The Barossa, part 3

After our lunch and tasting at Rusden, we headed to Seppeltsfield, which according to James Halliday is “the most historic winery and greatest showpiece in the Barossa Valley, an absolute must-see for anyone making their first visit to the Barossa.”

Seppeltsfield, founded in 1851, has the largest solera system outside of Spain. They focus on fortified wine production

The grounds have several garden areas, including over 2,000 date palms, which were planted around the time of the Great Depression by the Seppeltsfield employees, who were happy to still have jobs.

In addition to the palms, there's a rose garden, the Pine Forest and the Elm Walk, where we're strolling above.

 We did a tasting of 7 fortified wines.

A wide range of styles was presented - from Fino-esque sherry through to XO Tawny. The Para Grand, made from Grenache, Shiraz and Mourvedre, with an average age of 18 years, was an incredible value at $32. Nutty, with caramel apple and orange blossom, it made me hungry for a cheese plate.

The wine we were all waiting for came last.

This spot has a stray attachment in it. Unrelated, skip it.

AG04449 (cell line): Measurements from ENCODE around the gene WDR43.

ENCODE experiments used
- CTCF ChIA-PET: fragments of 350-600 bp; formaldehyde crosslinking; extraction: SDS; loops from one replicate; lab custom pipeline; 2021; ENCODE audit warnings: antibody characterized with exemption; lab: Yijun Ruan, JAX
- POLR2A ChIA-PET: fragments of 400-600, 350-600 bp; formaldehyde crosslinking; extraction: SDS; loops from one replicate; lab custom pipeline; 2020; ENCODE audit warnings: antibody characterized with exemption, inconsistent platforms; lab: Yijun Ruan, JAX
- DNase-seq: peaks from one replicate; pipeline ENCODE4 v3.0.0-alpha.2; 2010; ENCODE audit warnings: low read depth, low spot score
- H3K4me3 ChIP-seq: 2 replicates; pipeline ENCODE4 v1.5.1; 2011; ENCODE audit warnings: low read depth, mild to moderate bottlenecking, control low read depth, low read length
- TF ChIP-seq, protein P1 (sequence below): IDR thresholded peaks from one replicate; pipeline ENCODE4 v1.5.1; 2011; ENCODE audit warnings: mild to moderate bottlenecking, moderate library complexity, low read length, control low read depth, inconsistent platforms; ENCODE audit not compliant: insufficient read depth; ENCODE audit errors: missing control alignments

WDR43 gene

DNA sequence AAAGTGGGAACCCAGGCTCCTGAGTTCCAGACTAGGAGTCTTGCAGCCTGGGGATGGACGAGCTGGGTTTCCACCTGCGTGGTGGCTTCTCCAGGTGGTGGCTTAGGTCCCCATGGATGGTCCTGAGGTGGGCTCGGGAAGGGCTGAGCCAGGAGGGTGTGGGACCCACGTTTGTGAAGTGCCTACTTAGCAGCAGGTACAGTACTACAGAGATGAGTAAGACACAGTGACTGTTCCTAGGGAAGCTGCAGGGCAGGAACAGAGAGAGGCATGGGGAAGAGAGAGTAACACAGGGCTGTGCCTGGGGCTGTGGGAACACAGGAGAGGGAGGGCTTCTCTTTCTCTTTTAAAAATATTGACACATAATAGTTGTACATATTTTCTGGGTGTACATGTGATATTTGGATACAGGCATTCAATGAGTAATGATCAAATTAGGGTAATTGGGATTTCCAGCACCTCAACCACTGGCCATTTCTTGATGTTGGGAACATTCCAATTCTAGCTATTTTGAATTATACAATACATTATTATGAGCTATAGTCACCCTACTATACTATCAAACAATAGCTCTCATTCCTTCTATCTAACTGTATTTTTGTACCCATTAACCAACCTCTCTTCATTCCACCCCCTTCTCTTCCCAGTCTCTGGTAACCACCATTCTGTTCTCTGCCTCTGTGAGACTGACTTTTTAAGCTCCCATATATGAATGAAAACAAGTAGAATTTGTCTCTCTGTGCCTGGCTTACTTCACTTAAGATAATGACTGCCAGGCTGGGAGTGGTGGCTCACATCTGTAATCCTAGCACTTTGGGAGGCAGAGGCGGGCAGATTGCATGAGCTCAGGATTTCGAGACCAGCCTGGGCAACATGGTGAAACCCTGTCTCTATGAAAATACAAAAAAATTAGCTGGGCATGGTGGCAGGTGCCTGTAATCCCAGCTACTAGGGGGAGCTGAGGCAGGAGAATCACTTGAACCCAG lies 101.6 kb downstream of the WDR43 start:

Yup, that bottle says 1911. In 1878, the stone cellar was completed by Benno Seppelt and to celebrate, he selected a barrel of his finest wine and gave instructions that it was not to be bottled for 100 years. This became a tradition and Seppeltsfield is the only winery still with significant, consecutive stock of over 100 years worth of vintages. This particular wine was released on February 20, 2011, to celebrate the 160th anniversary of the winery. This viscous tawny reminded us of a fine aged balsamic.

The tour continued after the tasting.

A miniature replica of the Seppeltsfield grounds prompted one of my colleagues to proclaim, "It's like a dollhouse for drunks!"

Like good tourists, we all had our pictures taken in front of our birth year barrels.

Certain to be the best tawny in the lot, at 32 years young.

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